Wilson Logistics's program is designed around hands on training in the truck. The initial 3 days will be spent in the classroom while the rest of the program will take place in the truck itself.
You will spend very little time in a classroom during CDL training, compared to many other programs. Most of the program will be in-truck activities to prepare you for driving solo.
As Wilson Logistics is a smaller organization, you will have the advantage of small class sizes, and fewer students per truck in training.
The training program is based on safe completion of verifiable miles. (40,000 miles with trainer)
Once you are a CDL holder, you will make .12cpm for all miles dispatched or $600/week prorated when you get in the truck (whichever is greater) for the first 10,000 miles. Once the first 10,000 miles are completed, you will be paid .14cpm for all miles dispatched or $700/week prorated when you get in the truck (whichever is greater) for the remaining 20,000 miles.
Initially, before a student has a CDL, the trainer acts as an instructor while the student drives. Once the student has a CDL there is an evaluation period of 2,500-3,000mi where the trainer ensures that the student is adequately trained & experienced to perform as a team.
No, one student per trainer & truck.
Yes, nobody is allowed to sleep in the top bunk while the truck is in motion.
Disputes are handled on a case by case basis by management, and Wilson Logistics abides by federal guidelines regarding a hostile work environment.
Yes, a non-smoking trainer may be requested.
Trainers are selected according to tractor trailer history, clean safe driving records and ability to effectively pass a trainer driver course.
The length of their training is longer than the average program, but it's an excellent program. We like the way they send you out on the road right away with your permit and help you learn out in the real world instead of in a parking lot or on a handful of back roads. You'll also be making money more quickly with this type of setup than you will at some of the other paid CDL training programs.
Company Drivers are paid at top scale of $.40/mile solo or $.44/mile team.
Pay increases are based on verifiable miles and driving history. Drivers are paid at top scale upon successful completion of the training program (3-4 months on average).
JPT offers a fuel incentive that allows drivers to earn up to an additional $.05/mile
Wilson Logistics offers health insurance with all major standard benefits and options including life insurance and 401k retirement plans, vacation time, and optional per diem plan.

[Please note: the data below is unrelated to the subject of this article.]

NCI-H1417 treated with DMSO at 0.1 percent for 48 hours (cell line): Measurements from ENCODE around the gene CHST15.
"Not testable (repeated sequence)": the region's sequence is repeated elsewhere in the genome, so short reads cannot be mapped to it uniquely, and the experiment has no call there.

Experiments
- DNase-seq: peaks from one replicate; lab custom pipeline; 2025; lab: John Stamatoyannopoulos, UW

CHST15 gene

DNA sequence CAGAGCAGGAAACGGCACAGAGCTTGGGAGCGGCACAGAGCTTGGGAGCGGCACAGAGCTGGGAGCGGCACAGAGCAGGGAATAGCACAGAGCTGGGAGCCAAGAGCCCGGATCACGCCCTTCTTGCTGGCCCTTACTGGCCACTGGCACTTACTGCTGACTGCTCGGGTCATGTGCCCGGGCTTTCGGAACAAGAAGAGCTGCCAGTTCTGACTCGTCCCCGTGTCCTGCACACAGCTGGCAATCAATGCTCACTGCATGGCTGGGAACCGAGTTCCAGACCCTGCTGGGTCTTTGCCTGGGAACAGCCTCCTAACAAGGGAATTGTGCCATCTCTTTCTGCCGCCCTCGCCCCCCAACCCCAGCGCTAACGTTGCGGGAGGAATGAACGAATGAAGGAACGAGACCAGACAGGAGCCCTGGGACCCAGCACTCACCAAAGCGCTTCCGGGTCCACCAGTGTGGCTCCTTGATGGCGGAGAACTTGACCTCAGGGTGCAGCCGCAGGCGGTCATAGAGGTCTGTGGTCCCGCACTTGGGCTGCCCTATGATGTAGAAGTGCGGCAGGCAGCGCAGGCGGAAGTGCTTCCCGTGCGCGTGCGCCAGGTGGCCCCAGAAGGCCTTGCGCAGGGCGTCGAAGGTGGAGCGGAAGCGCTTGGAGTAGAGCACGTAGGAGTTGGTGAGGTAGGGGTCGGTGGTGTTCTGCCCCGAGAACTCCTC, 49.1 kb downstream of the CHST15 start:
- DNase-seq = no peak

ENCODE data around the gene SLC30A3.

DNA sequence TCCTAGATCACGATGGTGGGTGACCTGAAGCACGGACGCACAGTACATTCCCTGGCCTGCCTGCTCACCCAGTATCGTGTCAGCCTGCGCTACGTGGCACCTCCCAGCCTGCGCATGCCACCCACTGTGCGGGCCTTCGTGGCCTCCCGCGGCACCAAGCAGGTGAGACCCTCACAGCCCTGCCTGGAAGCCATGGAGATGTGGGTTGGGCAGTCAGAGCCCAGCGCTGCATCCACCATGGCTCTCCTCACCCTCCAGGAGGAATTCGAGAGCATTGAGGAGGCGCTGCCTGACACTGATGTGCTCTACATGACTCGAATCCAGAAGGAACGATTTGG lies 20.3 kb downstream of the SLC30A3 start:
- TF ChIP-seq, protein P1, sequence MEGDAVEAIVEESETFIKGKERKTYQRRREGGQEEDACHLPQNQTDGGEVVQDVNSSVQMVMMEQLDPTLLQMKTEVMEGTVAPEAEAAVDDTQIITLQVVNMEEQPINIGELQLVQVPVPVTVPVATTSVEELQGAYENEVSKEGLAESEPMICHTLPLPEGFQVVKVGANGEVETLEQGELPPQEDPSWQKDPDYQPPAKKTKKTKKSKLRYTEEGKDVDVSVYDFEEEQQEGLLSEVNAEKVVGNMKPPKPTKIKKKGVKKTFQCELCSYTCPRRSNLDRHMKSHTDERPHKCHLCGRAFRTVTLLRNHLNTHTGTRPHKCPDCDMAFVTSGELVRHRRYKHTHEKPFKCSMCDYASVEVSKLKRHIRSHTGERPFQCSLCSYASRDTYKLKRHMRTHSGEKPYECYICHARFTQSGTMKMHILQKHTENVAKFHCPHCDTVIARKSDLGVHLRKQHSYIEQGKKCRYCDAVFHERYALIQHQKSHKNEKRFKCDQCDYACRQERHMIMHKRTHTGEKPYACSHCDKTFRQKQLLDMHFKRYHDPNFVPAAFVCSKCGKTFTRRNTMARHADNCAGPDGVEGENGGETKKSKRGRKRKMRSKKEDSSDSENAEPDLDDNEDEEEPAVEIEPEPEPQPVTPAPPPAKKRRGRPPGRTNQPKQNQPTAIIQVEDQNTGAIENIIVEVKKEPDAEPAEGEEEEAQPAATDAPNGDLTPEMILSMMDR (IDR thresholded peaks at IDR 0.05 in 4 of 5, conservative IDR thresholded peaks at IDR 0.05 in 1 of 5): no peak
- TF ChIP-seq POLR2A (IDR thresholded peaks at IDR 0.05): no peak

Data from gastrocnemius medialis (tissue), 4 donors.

Benefits can vary from $11/ month and up depending on the package and premiums selected.
Benefits will go into effect within 30-60 days of becoming a Wilson Logistics employee
Wilson Logistics's starting solo pay is on the higher side compared to others, and they offer very generous fuel bonuses and vacation plans.
Wilson Logistics has a flexible pet policy with no pet-deposit. As a general rule they have a “three-heartbeat” policy. 1-2 pets are fine, additional pets need to be approved on a case by case basis. Students are not allowed pets for the duration of the training program and must complete a 60 day solo probationary period before they are allowed to have a pet on board.
Each rider must be approved to ensure they are covered by insurance; students are not allowed to have riders until they have passed a 60 day solo probationary period.
Dedicated runs are reserved for proven drivers that have earned them with consistent safety and reliable service. Company drivers typically run specific lanes that have been determined to be profitable by the company.
No, Wilson Logistics doesn’t operate in New-England except to get drivers who live there, home.
Their policy is to not force dispatch. Company drivers have the option to refuse freight based on safety and service conflicts.
Company driver home-time is earned at the rate of 24hrs (1 day) at home for every 168hrs (7 days) on the road.
Wilson Logistics hauls primarily refrigerated freight as such, Drop & Hook freight is ~15-20% of the loads.
Yes, Wilson Logistics has a lease program. There is a pay incentive for lease operators for taking on additional risk.
Wilson Logistics is approved through the United States Department of Labor as a registered sponsor for the Military Apprenticeship Program. Wilson Logistics's fifteen month on-the-job learning apprenticeship is designed to help military veterans transition from military life to civilian life successfully into a new career.
You may use your Post 9/11 G.I. Bill benefits to get your CDL, and as a qualifying Veteran, you can earn up to $1,104.75 monthly, tax free, in addition to your professional driver wages, while participating in Wilson Logistics OJL (on-the-job learning) apprenticeship training program.
What sets Wilson Logistics apart with the opportunities that they offer is that because of the 3 different divisions they operate, they can get a new driver into a regional or dedicated position rather quickly, compared to other companies, and will work with drivers to fit their preference.
Late Model Freightliner Cascadia’s & Peterbilt 579’s
Yes, e-logs are required for every JPT driver
All trucks come with APU units